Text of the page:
RAM — How Much do You Really Need?

Smaller laptops often have RAM soldered onto the motherboard. That, in short, means you won’t be able to upgrade your memory further down the line which, depending on your workflow, may or may not be a problem. 16GB should really be the bare minimum these days, with 8GB being acceptable only for the most undemanding of tasks like web browsing and light “office-type” work.

Last but certainly not least, make sure to buy a laptop that has a dual-channel RAM configuration. That’s pretty much an absolute must in 2021 as it’ll not only improve the “snappiness” of your operating system but your in-game FPS count as well — by quite a wide margin, too!

Laptop Buying Guide 2021

2021 Laptop Buying Guide — Things to Focus On

Cooling Solution & Thermals

Some laptops have better cooling solutions than others. That might be a no-brainer, but it really does warrant a bit of granular analysis. You’re buying a laptop which you’ll be using for the years to come, and if it’s too warm to the touch or sounds like a jet engine, then you’ll find yourself in quite the pickle.

That’s why it’s so important to watch as many reviews for that specific model you’re interested in as these things cannot be changed or improved further down the line.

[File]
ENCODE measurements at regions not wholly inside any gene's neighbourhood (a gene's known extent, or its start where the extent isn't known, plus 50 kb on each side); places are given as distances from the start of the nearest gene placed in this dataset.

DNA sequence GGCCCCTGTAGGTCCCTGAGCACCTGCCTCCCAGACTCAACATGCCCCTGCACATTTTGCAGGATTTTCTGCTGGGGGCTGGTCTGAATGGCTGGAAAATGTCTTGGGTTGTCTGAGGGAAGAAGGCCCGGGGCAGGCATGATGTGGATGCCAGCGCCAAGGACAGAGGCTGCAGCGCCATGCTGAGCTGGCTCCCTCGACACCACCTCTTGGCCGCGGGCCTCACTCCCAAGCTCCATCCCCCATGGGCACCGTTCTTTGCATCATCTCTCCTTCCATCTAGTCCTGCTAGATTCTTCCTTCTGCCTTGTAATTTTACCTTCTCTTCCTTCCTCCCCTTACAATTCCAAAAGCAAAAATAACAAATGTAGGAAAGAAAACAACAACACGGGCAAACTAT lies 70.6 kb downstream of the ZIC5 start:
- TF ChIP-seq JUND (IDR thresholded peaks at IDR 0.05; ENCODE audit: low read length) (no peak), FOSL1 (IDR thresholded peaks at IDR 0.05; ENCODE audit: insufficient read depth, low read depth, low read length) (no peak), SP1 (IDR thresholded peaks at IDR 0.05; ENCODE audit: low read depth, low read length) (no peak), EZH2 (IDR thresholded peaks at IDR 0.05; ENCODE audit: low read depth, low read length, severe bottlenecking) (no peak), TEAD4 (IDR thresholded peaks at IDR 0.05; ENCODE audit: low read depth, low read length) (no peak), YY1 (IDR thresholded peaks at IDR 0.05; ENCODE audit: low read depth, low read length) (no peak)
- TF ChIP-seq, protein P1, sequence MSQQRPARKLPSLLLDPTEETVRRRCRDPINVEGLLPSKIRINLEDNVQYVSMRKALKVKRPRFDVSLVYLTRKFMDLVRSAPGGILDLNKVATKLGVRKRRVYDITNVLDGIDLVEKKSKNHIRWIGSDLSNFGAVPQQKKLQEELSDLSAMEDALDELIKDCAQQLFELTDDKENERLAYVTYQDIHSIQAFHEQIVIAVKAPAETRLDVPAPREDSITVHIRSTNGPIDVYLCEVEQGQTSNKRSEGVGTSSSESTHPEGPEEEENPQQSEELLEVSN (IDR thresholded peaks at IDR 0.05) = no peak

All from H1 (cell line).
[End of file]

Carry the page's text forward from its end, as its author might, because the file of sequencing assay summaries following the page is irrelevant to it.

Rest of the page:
You can, generally speaking, underclock the CPU (and GPU) and implement a myriad of tweaks in the BIOS and what have you, but these adjustments should only be reserved for the tech-savvy among you — it’s not something that should be done by inexperienced buyers or “casual” users.

And, well, if you’re not particularly partial to Windows and gaming, you might as well go for Apple’s M1 MacBook Air — the one that’s passively cooled — as it’ll provide you with the absolute best user experience you can possibly get in that price range. Heck, it’s so good it doesn’t even make sense.

Port Selection

Most thin and light laptops these days come with a couple USB-C ports and that’s it: no USB-A, no SD card readers, no HDMI ports, nothing. That’s not necessarily a problem if you’re okay with lugging around a bunch of adapters and USB-C hubs and what not, but it’s still a hassle and is worth mentioning.

Windows laptops are noticeably better in that regard, but if you’re looking to buy a true ultrabook (one that’s almost impossibly thin and light), we’d be lying if we didn’t say that Apple’s trend of cutting down on I/O hasn’t caught on with companies like Dell, Lenovo, HP, and many others. The smaller the laptop, the fewer the ports. That’s just the world we now live in.

Think Long Term

Try to think about the bigger picture. Will you still be using this laptop in a few years’ time? Will it be for work, leisure, or a mix of both? Will you game on it to your heart’s content, or will it solely be used for web browsing and the like? These are all hugely important questions and they should definitely influence your purchasing decision.

No two laptops are “built” the same. Some are engineered to last longer than others, and the more you invest the better the odds of it surviving the test of time. In any case, 2021 is fairly forgiving if you’re willing to spend upwards of $1000 on a laptop, be it for gaming or any other workload! Just make sure to do a bit of research before taking the plunge!